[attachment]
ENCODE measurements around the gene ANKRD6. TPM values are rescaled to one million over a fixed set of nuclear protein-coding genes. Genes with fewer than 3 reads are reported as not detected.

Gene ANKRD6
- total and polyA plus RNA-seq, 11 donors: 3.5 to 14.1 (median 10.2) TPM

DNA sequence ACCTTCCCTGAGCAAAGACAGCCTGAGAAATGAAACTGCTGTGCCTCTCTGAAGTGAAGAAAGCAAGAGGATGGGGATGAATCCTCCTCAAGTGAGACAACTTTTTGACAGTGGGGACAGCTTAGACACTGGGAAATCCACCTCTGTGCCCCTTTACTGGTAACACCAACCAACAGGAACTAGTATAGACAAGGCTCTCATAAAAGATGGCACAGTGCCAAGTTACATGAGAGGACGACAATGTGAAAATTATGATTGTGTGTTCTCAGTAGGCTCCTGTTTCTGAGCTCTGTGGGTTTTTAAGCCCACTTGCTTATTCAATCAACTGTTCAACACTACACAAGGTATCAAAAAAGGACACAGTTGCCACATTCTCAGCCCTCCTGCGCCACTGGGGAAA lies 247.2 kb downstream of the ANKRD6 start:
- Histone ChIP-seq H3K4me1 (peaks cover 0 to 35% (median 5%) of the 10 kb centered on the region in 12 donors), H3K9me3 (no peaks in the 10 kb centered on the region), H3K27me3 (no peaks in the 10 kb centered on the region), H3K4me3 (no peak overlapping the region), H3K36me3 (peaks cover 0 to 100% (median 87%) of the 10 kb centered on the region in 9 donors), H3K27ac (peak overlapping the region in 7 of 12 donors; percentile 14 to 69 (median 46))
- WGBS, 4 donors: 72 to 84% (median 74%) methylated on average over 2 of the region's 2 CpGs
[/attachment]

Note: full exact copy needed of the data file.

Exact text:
ENCODE measurements around the gene ANKRD6. TPM values are rescaled to one million over a fixed set of nuclear protein-coding genes. Genes with fewer than 3 reads are reported as not detected.

Gene ANKRD6
- total and polyA plus RNA-seq, 11 donors: 3.5 to 14.1 (median 10.2) TPM

DNA sequence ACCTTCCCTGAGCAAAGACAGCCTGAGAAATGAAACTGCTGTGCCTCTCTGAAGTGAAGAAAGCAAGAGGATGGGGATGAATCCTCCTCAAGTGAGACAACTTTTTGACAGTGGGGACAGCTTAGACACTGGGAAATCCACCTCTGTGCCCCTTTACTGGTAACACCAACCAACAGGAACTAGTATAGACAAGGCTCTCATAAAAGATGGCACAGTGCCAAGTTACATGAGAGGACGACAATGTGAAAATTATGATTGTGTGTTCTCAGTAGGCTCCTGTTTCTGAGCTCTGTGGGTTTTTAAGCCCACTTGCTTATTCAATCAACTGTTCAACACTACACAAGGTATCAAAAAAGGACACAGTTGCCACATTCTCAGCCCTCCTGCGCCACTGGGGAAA lies 247.2 kb downstream of the ANKRD6 start:
- Histone ChIP-seq H3K4me1 (peaks cover 0 to 35% (median 5%) of the 10 kb centered on the region in 12 donors), H3K9me3 (no peaks in the 10 kb centered on the region), H3K27me3 (no peaks in the 10 kb centered on the region), H3K4me3 (no peak overlapping the region), H3K36me3 (peaks cover 0 to 100% (median 87%) of the 10 kb centered on the region in 9 donors), H3K27ac (peak overlapping the region in 7 of 12 donors; percentile 14 to 69 (median 46))
- WGBS, 4 donors: 72 to 84% (median 74%) methylated on average over 2 of the region's 2 CpGs